"In every block of marble I see a statue as plain as though it stood before me, shaped and perfect in attitude and action. I have only to hew away the rough walls that imprison the lovely apparition to reveal it to the other eyes as mine see it."
Last week I quoted Michael Porter week saying, "The essence of strategy is choosing what not to do." Michelangelo said it with more flair, but the fact that a sculpture is created by what is removed and discarded is a powerful metaphor for strategy. If you've been reading this blog, you know i'm a sucker for a good metaphor and have no qualms about mixing them up.
Knowing what not to do is a fundamental function of strategy. I am personally guilty of the "jack of all trades and master of none" syndrome and have about as much focus in my life as a Swiss Army Knife. But strategic choices are not just about arbitrary focus. It is possible to link some seemingly disparate activities into a coherent strategy. Underneath it all, however, should be a unifying strategy.
I have said before that one of the chief advantages of a strategy is that it enables abbreviated decision-making. You don't have to be Cecil B. DeMille to look at your world through a view finder and decide what goes into your movie and what doesn't. But the essence of your strategy and the DNA of your organization (i.e. Competitive Advantage and Core Competencies) have to drive your choices the same way the theme and plot drives a movie or story.
I still don't understand the appeal or value proposition of Tweeter and why anyone cares about the unfiltered and unedited mundane activities of someone's daily life. I would much rather read a journal or biography that someone has labored over trying to decide what to keep in and what to leave out. A story that has a structure and a central point is a compelling read. A good strategy is no more complicated than that, but it has to be an effective and competitive strategy.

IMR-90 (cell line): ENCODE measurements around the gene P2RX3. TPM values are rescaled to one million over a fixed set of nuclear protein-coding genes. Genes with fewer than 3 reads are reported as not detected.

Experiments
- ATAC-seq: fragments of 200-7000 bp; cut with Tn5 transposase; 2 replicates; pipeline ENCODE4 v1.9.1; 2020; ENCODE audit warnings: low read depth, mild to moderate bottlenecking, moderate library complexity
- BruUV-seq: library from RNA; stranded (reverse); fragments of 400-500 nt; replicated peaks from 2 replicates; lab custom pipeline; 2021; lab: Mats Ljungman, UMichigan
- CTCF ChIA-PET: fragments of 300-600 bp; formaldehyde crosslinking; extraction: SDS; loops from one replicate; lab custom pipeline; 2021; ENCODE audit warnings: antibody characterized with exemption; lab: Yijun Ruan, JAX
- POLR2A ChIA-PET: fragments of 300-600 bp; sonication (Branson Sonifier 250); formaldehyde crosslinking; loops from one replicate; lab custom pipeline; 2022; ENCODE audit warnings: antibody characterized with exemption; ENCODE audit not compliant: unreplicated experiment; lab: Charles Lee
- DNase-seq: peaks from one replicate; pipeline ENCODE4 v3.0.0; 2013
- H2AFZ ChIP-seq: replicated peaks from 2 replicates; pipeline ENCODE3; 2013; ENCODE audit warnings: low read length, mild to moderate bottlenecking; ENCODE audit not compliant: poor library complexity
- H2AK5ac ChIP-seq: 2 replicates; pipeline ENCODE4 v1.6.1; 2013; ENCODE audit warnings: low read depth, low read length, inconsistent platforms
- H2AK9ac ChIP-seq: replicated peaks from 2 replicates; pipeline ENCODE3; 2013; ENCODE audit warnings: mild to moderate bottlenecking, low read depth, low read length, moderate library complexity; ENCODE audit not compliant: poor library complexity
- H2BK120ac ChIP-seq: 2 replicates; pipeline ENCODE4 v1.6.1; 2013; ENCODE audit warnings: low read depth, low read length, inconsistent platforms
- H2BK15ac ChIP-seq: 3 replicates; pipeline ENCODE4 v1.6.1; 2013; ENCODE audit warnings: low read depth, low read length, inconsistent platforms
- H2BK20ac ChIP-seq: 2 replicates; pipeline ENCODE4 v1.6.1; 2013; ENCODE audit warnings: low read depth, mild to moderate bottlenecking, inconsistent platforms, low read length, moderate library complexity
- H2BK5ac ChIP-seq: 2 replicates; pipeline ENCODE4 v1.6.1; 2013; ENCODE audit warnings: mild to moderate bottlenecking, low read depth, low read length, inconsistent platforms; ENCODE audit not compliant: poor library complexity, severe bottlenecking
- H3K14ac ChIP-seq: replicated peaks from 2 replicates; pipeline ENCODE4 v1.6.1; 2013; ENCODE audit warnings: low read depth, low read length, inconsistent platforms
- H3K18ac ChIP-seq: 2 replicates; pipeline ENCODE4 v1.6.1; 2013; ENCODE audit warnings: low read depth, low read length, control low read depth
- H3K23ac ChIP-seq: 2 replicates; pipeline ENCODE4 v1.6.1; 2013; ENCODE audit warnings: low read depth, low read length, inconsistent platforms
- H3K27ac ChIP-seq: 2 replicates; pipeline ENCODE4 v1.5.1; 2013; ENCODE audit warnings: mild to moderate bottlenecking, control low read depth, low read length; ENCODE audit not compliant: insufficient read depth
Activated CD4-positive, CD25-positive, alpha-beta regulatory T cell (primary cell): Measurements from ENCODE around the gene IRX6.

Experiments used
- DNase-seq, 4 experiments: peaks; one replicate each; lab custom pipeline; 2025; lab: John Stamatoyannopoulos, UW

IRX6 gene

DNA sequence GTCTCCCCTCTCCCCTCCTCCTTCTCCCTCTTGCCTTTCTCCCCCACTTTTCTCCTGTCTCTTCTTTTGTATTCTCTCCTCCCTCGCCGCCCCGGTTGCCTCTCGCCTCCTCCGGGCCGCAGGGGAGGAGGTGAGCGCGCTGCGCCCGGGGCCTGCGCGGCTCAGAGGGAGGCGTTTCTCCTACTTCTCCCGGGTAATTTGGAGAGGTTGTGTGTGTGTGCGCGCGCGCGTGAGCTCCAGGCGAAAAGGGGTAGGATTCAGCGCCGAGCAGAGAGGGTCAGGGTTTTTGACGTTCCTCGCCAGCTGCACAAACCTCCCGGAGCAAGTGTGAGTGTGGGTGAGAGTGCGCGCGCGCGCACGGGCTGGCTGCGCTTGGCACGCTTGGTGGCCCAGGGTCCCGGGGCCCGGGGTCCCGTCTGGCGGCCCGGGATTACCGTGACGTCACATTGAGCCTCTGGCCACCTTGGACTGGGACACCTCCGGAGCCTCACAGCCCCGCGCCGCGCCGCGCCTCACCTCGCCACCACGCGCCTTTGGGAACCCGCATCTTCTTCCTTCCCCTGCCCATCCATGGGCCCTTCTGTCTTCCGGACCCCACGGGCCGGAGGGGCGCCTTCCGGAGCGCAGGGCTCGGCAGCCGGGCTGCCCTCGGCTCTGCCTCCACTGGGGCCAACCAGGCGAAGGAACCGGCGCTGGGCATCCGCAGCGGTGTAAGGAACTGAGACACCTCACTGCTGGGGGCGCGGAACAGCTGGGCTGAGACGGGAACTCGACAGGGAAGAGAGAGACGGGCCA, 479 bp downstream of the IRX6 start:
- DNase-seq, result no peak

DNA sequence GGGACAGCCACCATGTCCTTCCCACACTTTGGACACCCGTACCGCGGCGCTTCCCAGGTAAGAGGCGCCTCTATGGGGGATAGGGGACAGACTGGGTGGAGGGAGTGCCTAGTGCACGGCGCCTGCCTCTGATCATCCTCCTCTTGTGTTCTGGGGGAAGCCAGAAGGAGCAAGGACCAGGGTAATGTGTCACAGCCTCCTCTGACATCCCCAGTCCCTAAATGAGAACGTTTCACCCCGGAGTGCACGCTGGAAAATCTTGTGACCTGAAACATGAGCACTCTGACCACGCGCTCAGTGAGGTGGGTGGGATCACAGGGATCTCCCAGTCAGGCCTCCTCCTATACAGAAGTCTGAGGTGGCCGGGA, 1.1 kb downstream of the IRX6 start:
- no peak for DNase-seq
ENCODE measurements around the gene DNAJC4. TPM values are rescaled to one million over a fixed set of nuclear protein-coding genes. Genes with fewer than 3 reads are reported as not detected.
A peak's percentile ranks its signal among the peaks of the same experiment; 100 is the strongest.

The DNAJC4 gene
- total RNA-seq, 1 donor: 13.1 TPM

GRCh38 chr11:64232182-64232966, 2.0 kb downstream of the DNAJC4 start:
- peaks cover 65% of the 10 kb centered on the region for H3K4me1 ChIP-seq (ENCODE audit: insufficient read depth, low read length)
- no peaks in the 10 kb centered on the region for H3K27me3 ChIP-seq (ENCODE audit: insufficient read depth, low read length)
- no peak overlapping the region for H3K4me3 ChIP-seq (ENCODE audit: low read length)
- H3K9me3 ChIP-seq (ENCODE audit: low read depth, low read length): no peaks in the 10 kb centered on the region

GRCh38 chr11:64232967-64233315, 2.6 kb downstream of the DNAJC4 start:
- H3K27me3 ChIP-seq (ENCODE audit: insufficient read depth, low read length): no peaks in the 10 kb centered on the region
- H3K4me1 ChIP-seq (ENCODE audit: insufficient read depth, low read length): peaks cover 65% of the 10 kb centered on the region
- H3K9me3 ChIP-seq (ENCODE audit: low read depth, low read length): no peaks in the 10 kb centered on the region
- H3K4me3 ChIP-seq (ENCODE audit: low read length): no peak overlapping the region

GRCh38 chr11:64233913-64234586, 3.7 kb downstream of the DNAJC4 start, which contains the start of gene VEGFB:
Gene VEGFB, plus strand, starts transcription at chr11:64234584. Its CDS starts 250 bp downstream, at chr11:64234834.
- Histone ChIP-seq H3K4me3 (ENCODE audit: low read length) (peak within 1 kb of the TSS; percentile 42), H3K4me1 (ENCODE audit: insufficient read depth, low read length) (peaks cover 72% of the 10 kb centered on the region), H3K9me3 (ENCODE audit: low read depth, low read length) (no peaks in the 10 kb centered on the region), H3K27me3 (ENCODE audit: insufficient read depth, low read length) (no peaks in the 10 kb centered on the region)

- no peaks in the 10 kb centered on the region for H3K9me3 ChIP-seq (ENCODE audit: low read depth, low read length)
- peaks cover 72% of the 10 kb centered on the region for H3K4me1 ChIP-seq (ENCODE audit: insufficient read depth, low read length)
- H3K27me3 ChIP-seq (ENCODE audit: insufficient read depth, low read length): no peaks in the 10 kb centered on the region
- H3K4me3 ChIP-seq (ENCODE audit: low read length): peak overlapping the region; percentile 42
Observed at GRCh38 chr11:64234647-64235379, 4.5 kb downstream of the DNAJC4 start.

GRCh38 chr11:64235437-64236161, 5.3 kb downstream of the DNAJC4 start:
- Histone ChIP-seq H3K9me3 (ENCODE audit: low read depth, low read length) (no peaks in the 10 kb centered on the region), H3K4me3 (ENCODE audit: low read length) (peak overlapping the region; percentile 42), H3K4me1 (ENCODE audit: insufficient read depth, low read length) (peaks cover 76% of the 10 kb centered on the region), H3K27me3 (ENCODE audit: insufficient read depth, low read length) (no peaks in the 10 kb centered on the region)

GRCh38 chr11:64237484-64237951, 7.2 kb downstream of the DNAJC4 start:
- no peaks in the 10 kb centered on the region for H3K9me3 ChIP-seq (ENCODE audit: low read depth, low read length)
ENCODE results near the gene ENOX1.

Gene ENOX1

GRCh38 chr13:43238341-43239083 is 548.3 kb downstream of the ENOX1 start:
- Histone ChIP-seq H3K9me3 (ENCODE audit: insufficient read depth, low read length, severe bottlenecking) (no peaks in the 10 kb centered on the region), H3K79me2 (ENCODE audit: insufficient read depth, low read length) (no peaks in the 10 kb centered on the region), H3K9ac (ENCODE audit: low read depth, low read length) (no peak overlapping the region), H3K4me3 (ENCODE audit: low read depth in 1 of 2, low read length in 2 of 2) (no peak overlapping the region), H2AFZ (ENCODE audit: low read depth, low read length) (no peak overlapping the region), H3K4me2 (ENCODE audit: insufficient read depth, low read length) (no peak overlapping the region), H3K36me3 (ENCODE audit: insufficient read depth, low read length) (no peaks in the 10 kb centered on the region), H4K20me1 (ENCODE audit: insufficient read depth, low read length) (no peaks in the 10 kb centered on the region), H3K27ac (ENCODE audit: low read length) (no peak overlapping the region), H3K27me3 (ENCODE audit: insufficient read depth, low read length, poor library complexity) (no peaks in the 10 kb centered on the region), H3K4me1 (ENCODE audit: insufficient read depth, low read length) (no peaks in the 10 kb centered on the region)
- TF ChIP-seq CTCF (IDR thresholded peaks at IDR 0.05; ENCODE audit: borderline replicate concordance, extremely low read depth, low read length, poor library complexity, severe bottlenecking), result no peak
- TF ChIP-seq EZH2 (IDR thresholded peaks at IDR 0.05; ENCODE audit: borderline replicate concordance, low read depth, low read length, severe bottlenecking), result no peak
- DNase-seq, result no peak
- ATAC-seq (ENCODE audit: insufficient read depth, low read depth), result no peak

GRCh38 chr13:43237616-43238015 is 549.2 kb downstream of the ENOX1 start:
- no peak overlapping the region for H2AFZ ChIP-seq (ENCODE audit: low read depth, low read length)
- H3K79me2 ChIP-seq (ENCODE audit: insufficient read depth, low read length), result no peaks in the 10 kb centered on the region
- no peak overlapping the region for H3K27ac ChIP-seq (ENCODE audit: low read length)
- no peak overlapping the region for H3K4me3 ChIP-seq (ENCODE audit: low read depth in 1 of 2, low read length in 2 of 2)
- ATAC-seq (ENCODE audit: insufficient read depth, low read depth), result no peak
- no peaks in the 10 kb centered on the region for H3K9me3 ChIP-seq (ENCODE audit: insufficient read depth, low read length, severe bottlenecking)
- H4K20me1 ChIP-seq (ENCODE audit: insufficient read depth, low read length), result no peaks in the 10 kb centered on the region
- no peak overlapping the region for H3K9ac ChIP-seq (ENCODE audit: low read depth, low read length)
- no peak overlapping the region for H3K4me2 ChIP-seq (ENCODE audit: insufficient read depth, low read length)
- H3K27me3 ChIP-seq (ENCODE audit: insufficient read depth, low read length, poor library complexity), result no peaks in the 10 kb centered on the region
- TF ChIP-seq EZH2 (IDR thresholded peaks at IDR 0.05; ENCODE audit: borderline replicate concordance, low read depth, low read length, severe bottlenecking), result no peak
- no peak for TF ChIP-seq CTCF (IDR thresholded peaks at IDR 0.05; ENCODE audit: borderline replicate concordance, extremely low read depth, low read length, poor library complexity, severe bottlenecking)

Why is this aspect of strategy important? Because when times are good and markets are growing it is easy to move into new markets or invest in additional areas of competence. When the environment becomes more competitive, those activities that do not reinforce a sustainable competitive advantage will quickly become liabilities. Acquisitions that should not have been made will prove costly to undo. Products that should not have been launched become costly to discontinue or maintain. An overall loss of focus will affect your brand positioning and ultimately be detrimental even in the areas where you had a clear competitive advantage.
Strategy is about trade offs. You need to make clear choices ESPECIALLY when multiple routes to success are availed to you. You have to first decide what business you are in and the source of your competitive advantage. Choices then need to be made with a view toward how they serve to reinforce that competitive advantage or leverage it in yet unexploited adjacent opportunities. A clear strategy is more than focus, it is the architecture of success.
Even a Renaissance man knows the power of strategic trade-offs.
Mark Towery is Managing Director of Geo Strategy Partners
Geo Strategy Partners focuses on market research and strategy for industrial and B2B markets.